Flemish education, anywhere in the world, courtesy of Ghent start-up


D-Teach provides hundreds of Flemish children who live abroad with online lessons and exercises that keep their Dutch up and help them readjust once they return home

School away from school

Thousands of Flemish people go abroad to work every year, many taking their families with them. This can be an adventure for the kids, but also a challenge when they return and rejoin the Flemish school system.

D-Teach, a start-up company from Ghent, is here to help. “When children go abroad they adapt very easily,” says Lieselot Declercq, who set up the company in 2012. “In the first year, they still speak their language, but after a while they stop – and that’s good; they are very flexible. But if they have lessons regularly in Dutch, and stay in touch with the language, reintegration goes much more smoothly.”

D-Teach works with 35 accredited freelance teachers to provide their services over the internet at pre-, primary and secondary school levels. So far 330 children have followed its lessons, from the UK and Eastern Europe to as far away as the United States, Australia and China.

Some 145 pupils are currently involved each week, the costs usually being met by the parents or by their employers. The lessons can begin before the families set out, for instance with language classes to prepare the children for their destination and enrolment in either local or international schools.

Often that means learning English. “In Flanders, they don’t get English lessons in primary school, so this is a hot topic,” says Declercq. “But we also help prepare them for French, for example, or for Chinese.”

A virtual classroom

Most of the teaching, however, consists of lessons in Dutch for the children while they are abroad. This keeps them in touch with their mother tongue and covers the essentials of the Flemish school curriculum.

D-Teach uses the same teaching materials that are used in Flemish schools, apart from the topic of Flanders itself, where it has designed additional lessons. “It is important that they learn about the culture where they are, but also that they learn a bit about our history and our cities, such as Ghent and Bruges and so on,” says Declercq.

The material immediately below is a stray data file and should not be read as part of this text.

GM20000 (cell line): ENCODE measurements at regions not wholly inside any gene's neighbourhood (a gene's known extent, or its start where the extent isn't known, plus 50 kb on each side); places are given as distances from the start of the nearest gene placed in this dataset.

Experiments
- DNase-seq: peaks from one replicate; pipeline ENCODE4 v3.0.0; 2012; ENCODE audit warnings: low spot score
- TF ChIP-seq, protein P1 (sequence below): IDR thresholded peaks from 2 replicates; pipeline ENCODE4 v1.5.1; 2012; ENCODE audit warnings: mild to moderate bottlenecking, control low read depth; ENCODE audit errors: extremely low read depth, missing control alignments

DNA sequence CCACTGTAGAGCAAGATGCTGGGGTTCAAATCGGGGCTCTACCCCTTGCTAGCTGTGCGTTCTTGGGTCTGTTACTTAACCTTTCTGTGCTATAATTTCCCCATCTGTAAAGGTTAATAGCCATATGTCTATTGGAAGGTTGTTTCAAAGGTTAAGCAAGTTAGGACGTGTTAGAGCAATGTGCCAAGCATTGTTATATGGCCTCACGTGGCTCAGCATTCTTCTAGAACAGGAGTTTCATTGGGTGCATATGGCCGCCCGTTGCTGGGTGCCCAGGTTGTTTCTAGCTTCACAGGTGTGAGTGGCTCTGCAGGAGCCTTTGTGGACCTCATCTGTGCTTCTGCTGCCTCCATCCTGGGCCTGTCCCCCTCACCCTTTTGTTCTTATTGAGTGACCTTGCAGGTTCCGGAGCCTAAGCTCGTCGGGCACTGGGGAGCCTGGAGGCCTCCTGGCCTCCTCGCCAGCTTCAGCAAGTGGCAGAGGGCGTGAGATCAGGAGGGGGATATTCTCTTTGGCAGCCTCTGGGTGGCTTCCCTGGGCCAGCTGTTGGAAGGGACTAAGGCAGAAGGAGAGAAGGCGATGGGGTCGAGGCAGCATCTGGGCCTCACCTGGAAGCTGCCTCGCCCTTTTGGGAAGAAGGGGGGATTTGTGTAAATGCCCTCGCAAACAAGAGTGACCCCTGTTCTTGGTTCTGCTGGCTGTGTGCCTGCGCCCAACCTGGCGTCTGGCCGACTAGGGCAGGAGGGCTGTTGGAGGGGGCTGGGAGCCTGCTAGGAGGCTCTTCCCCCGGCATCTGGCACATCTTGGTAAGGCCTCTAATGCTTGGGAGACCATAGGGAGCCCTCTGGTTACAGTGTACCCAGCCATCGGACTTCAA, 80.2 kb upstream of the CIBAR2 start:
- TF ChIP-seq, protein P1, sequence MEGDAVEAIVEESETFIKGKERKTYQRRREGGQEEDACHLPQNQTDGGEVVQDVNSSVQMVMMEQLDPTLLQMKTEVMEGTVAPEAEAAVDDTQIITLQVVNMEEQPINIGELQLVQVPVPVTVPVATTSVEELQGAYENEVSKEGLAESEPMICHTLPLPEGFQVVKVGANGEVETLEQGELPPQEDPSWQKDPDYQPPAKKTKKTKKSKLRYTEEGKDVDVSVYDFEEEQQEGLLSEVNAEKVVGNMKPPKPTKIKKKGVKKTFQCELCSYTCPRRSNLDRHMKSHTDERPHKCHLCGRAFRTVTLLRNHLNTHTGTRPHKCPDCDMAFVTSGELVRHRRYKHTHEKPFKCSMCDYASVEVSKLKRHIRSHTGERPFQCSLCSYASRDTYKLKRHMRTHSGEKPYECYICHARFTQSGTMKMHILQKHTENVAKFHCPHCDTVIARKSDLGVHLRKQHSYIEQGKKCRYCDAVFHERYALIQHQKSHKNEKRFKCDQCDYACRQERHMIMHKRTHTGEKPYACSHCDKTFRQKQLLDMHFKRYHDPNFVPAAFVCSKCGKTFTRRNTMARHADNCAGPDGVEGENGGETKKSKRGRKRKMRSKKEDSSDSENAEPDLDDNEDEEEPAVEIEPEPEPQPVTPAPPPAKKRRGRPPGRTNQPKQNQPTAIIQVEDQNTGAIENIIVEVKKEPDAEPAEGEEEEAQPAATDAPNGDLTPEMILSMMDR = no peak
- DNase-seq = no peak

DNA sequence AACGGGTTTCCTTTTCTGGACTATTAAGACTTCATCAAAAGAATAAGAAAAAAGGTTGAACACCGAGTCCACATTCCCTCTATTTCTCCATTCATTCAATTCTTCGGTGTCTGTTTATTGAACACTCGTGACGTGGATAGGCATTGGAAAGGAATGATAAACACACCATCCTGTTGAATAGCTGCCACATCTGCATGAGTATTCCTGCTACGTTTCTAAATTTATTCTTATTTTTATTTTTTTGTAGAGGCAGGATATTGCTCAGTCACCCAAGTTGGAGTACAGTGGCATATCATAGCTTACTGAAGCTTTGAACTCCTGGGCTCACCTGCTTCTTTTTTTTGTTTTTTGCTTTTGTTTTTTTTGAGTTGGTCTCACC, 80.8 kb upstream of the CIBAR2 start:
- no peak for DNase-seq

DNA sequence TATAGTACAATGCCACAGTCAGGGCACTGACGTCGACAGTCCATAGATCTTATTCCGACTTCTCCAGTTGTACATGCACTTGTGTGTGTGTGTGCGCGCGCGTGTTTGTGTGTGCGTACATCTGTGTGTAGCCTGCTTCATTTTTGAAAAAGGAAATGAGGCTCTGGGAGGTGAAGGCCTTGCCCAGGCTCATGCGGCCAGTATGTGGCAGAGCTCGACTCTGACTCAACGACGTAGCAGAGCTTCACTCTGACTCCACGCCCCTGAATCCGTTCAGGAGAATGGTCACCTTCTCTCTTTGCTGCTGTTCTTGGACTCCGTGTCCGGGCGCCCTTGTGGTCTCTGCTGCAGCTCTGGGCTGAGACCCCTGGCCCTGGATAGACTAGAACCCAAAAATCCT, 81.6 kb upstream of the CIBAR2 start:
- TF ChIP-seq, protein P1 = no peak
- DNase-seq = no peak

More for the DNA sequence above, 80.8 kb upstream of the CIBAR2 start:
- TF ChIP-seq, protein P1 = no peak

The teaching method is online, blended learning, a combination of contact with a teacher and learning with the computer. So, a child might have a one-to-one hour a week with the teacher, and then be given exercises to complete on their own online.

It must be very interactive, and it must be personalised to their level, so they can go at their own speed

- Lieselot Declercq of D-Teach

“It must be very interactive, and it must be personalised to their level, so they can go at their own speed,” Declercq explains. “Motivation is also very important, so we can learn what their interests and hobbies are; then we can use this in the lessons.”

The virtual classroom that appears on the computer screen includes video panels in which the pupil and teacher can see one another, a little like Skype. Alongside is a white board where the teacher posts texts, quizzes and other exercises, and on which the pupil can give answers, receive comments and corrections. The kids can also share material of their own, such as pictures or videos. 

Each lesson is recorded for quality control and, after each session, the teacher sends an email to parents and pupils saying what has been covered, what went well and scheduling the next lesson.

Top of the class

While most of this teaching complements what the children learn at their schools abroad, a small number of pupils get all their schooling through D-Teach. Sometimes this is because their families move too frequently for regular schools, sometimes because they live in countries where local education is not possible or acceptable to the parents.

One such family lives in Dubai. “Each week the children have four or five hours of lessons, one hour a day, and for the rest they learn independently,” Declercq explains. “And we work together with the Flemish department of education to give them online exams, so they can get a certificate.”

Finally, D-Teach also helps when children return to Flanders by providing  tutoring when necessary. In mathematics, for example, differences in teaching methods or the curriculum can sometimes make re-integration into education tricky.

It also helps when returning pupils may be far ahead of their peers and therefore get bored going over old ground. One example is a girl who returned from China speaking English very well, and has been allowed to follow Chinese lessons online instead.

“She is being encouraged to stay in touch with what she has learned abroad, and she is still learning something new,” Declercq says. “And that’s in co-operation with the school here and the parents.”

While D-Teach is entirely digital, there is an opportunity each year for real-life interaction. D-Teach at the Beach is a week-long summer school in Ostend.

“The kids can meet each other and their teachers,” explains Declercq. “And the parents can meet each other.” Last year 33 children attended, working together in Dutch on projects, games and excursions.

Photo: Reynermedia/Flickr